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Swedish director wins award at Doha film fest
Josef Fares (top left), Jan Fares (front row centre) and Farsan cast, February

Swedish director wins award at Doha film fest

Published: 01 Nov 2010 08:05 GMT+01:00
Updated: 01 Nov 2010 08:05 GMT+01:00

Swedish-Lebanese director Fares">Josef Fares was voted best director at the Doha Tribeca Film Festival in Qatar on Saturday for his newest film, "Farsan."

Fares was crowned best director for his comedy in which his real-life father Jan Fares plays a lonely widower making a return to the dating scene.

Josef Fares frequently casts his family members in his works, including "Jalla! Jalla!," "Kopps" and "Zozo." Born in Lebanon, he moved with his family to Örebro when he was 10 and now lives in Stockholm.

The founder of New York's Tribeca Film Festival, American actor Robert De Niro, helped to organise the first Doha festival last year and attended the final awards ceremony on Saturday night.

The jury included Hollywood actress Salma Hayek and was headed by popular Egyptian movie star Yusra. The festival showcased 51 feature films from more than 35 countries, with total prize money of $410,000 (2.72 million kronor).

Also at the five-day festival, "Hawi," directed by Egypt's Ibrahim al-Batout, won the best Arab film award.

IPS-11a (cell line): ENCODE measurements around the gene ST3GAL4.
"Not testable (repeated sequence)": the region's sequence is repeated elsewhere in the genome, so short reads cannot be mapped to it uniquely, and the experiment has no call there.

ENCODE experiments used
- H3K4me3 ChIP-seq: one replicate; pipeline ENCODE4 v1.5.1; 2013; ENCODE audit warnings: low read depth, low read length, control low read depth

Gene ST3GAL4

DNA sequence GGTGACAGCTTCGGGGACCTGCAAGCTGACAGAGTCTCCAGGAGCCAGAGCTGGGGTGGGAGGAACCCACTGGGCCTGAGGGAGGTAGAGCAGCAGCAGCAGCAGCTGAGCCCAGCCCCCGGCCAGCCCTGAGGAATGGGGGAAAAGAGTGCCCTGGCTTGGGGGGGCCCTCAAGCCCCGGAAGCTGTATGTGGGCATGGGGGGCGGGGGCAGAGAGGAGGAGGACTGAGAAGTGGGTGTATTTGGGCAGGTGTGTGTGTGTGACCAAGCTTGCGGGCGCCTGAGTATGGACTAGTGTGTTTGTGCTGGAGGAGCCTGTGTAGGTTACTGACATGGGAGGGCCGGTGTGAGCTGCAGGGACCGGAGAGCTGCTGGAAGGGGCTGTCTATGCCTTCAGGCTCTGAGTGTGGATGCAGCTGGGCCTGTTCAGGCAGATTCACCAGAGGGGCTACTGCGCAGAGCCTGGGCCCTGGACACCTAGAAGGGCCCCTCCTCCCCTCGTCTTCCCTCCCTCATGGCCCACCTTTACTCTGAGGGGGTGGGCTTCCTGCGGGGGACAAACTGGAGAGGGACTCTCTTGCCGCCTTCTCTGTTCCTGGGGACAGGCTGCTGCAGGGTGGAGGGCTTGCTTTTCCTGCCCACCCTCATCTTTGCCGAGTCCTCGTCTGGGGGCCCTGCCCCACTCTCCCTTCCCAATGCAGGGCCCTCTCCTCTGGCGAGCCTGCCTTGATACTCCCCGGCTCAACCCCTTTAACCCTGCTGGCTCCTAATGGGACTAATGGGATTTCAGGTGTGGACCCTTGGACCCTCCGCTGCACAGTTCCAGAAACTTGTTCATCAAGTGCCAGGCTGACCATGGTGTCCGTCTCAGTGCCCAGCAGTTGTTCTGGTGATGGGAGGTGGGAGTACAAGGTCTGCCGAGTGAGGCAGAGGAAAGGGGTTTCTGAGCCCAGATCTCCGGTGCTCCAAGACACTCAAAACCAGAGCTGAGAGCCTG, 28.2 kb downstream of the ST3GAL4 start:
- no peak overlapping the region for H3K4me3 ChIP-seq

Set in the Egyptian city of Alexandria on the Mediterranean, Hawi tells the story of a prisoner released on a mission to retrieve a set of documents, of a man who roams the streets with his sick horse, and a group of songwriters.

Separately, British director Justin Chadwick won the Audience Award for "First Grader," the story of a elderly Kenyan farmer who decides to join school in an attempt to finally learn how to read and write.

Each of the awards came with prize money of $100,000.

The festival opened with French-Algerian director Rachid Bouchareb's "Outside the Law," about a 1945 massacre of mostly unarmed Algerian civilians by French soldiers, a controversial movie which stirred anger in France.

The action-thriller opens with the massacre in the town of Setif and focuses on three Algerian brothers who survive and then live in France where they join Algeria's armed independence movement.

As the movie hit French screens in September, Le Parisien newspaper's front page read: "Outside the law, the film that disturbs." At Cannes in May, riot police were deployed outside the festival hall to restrain demonstrators.

The US-inspired festival in Qatar is a cultural partnership between the Doha Film Institute and Tribeca Enterprises. New York's Tribeca Film Festival was launched to reinvigorate cultural life in Manhattan after the 9/11 attacks.

The 21st annual Stockholm International Film Festival opens on November 17th and runs until the 28th.

AFP/The Local (news@thelocal.se)

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Your comments about this article

09:16 November 1, 2010 by Pont-y-garreg
That would be his "latest" film.
09:28 November 1, 2010 by Freyja14
Such a good film!! Highly recommended!
09:43 November 1, 2010 by Rishonim
Mazel Tov to Josef Fares. Really hillarious film.
16:26 November 1, 2010 by maxbrando
Why do you write about him as Sewdish-Lebanese?? He cannot have it both ways, Lebanese when is it favorable to him and Swedish when this is favorable to him. The Local only succeeds in dividing the country and creating resentment among pure Swedes.
14:23 November 2, 2010 by Åskar
Why are there Irish-Americans, Swedish-Americans, German-Americans, African-Americans etc?
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